Tampa Bay Buccaneers

Mixed Emotions

Buccaneer players hate to see Herman Edwards go, but are pleased that he has the opportunity to become head coach of the Jets

At approximately noon on Thursday, the New York Jets introduced the 13th head coach in franchise history: Herman Edwards. The press conference was carried live on a Tampa Bay area radio station, and not simply to please the large number of New York transplants in West Central Florida.

The Jets' gain will have a similarly large impact on the Tampa Bay Buccaneers. Edwards had served as the Bucs' assistant head coach/defensive backs coach for the previous five seasons, helping to transform Tampa Bay's secondary into one of the league's best. He will be sorely missed.

That is certainly the opinion of one of Edwards' prized pupils, All-Pro safety John Lynch. Soon to head out to his third Pro Bowl in the last four years, Lynch has risen to the top of his profession under Edwards. Now he knows it's time for Edwards to do the same.

"I think you come out of something like this with mixed emotions," said Lynch. "Selfishly, you hate to see him go for your team and for you personally. Unselfishly, though, and in terms of Herm not only being my coach but being a friend and, really, just like family to me, I'm just thrilled for him. I think he and his family are extremely deserving of this opportunity. Herm's very deserving of the opportunity to be a head coach and I'm fully confident that he'll go and do a great job."

Pro Bowl linebacker Derrick Brooks, who lost his own position coach this month when Lovie Smith was hired as the St. Louis Rams' defensive coordinator, echoes Lynch's encouraging words.

"I'm very happy for The Herminator, going back to New York," said Brooks. "I just told him when I saw him last the same thing I told Lovie: 'If you're going to leave us, make sure it's good and make sure you're going to happy.' My wish is just like it was for Lovie – I wish him the best. He's going to the AFC so we won't have to play him as much, which is good."

Tight end Blake Spence, who joined the Bucs as a waiver claim in August and spent most of the 2000 season on injured reserve, had less time to get to know Tony Dungy's right hand man than did Brooks or Lynch. However, Spence came to Tampa after several years in the Jets' organization and believes this is a perfect fit for Edwards.

"It's definitely going to be a challenge for Herm, but I think he's going to do some good things for that organization," said Spence, who played under another fine motivator, Bill Parcells, in New York. "They're making a lot of changes and I think it might be for the better. And Herm deserves it more than anyone to get a head coaching job. It should be a good opportunity for him. I think he'll be able to light a fire under those guys."

Jets General Manager Terry Bradway introduced Edwards to the New York media on Thursday in glowing terms, particularly praising his new coach's communication skills. Lynch believes Edwards' assets for the job go well beyond that.

"With a lot of coaches, there are certain things that are their strengths…they're a great motivator, perhaps, but they're not this," said Lynch. "Well, Herm seems like the whole package. First of all, he was a player, and a good player at that, so he gains the ultimate respect of his team. And he's a good man, so he gains respect that way. He's a great motivator of players. He demands excellence from his players and I think his track record of developing players speaks for itself. He has a great ability to just know people and group dynamics. There are different ways to push buttons on different guys. Some guys you have to pat on the back, some guys you have to kick in the butt. Herm understands that and has a unique ability to handle it. I think that prepares him to be very ready for this."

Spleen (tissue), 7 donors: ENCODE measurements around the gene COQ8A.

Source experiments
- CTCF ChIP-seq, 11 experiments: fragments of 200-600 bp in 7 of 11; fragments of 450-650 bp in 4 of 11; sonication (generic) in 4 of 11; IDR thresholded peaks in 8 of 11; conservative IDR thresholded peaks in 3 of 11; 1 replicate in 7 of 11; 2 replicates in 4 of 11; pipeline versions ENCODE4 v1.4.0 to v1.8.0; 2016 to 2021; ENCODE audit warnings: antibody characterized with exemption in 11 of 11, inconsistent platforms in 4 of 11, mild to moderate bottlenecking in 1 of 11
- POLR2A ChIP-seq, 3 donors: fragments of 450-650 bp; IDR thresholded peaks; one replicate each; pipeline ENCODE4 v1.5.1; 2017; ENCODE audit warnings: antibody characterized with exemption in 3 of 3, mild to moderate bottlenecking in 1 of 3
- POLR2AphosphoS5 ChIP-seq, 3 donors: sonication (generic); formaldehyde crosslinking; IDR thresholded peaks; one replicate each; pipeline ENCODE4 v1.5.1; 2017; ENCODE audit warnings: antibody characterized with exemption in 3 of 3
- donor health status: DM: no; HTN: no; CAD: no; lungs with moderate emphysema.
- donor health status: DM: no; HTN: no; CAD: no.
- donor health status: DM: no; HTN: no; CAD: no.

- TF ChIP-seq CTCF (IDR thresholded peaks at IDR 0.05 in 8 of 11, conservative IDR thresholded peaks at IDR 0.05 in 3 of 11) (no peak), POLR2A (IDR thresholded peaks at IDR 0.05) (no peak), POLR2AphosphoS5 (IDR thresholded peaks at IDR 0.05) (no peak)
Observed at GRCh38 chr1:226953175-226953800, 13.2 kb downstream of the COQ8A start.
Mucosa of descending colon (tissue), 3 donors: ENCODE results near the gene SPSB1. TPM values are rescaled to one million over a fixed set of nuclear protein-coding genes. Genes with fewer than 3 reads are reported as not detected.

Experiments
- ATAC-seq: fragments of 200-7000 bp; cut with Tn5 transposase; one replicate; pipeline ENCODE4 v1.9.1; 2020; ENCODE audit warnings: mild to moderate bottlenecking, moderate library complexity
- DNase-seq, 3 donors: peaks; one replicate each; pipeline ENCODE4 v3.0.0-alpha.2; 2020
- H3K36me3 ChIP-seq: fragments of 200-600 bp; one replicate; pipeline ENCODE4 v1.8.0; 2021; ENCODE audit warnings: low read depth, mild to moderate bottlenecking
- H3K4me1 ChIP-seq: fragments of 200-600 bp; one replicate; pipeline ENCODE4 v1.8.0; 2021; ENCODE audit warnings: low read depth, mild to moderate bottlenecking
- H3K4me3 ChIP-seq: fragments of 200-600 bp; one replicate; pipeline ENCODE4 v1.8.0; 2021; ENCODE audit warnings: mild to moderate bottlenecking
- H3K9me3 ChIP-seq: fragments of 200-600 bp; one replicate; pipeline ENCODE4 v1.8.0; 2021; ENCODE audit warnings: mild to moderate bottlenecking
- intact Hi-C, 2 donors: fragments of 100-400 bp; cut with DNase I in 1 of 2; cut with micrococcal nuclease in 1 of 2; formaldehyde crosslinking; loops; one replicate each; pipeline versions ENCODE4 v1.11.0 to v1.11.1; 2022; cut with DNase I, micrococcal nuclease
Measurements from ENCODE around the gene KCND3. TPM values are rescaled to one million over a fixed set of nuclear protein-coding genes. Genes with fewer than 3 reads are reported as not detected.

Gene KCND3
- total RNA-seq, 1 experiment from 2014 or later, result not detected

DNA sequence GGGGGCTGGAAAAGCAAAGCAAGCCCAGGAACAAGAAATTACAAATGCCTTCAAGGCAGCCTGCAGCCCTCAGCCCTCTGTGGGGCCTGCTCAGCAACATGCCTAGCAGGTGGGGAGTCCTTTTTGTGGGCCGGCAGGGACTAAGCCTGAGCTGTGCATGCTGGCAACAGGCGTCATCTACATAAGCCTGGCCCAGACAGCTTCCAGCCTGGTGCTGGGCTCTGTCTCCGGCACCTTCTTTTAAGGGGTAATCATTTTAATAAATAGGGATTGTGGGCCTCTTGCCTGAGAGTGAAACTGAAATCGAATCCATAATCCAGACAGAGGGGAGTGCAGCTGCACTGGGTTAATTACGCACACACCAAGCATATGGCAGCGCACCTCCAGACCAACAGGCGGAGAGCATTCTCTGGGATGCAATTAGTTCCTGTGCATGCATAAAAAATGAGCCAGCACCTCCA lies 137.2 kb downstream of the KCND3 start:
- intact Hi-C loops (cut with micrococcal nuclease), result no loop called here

But is the Bucs' defense ready for life after Edwards, not to mention Smith? Brooks didn't want to minimize the impact of Edwards' loss but is confident that the Buccaneers will find suitable replacements and that the players will respond accordingly.

"It will put our team and especially our defense in a tough situation," said Brooks. "We had to overcome a lot of changes from a player standpoint last year, and we just couldn't quite get it there. This year, we have to overcome the absence of two of our coaches that set this foundation. It's going to be tough, but we've got to have a headstrong team to overcome it, and I think we will."

Lynch believes that, in addition to the talents of any new additions to the coaching staff, the Bucs will also continue to benefit from the instruction of Edwards and Smith.

"He left us with a great foundation," said Lynch of Edwards. "He's taught us well. My career path has coincided with his coaching - it kind of took off when I started playing under him. A large part of the credit goes to him for getting that out of me, but it doesn't stop now. We've just got to use what he has instilled in us in terms of character and all the skills that he taught us.

"We've got to move on. Between he and Lovie (Smith), we've lost some great coaches. But we also know that we've been extremely lucky to hold onto those guys for as long as we did. It was just a matter of time before it happened. It's happening now, and you're confident that the organization will find people that will come in and do a great job. There's no excuses anymore…we've got to make the best of it."

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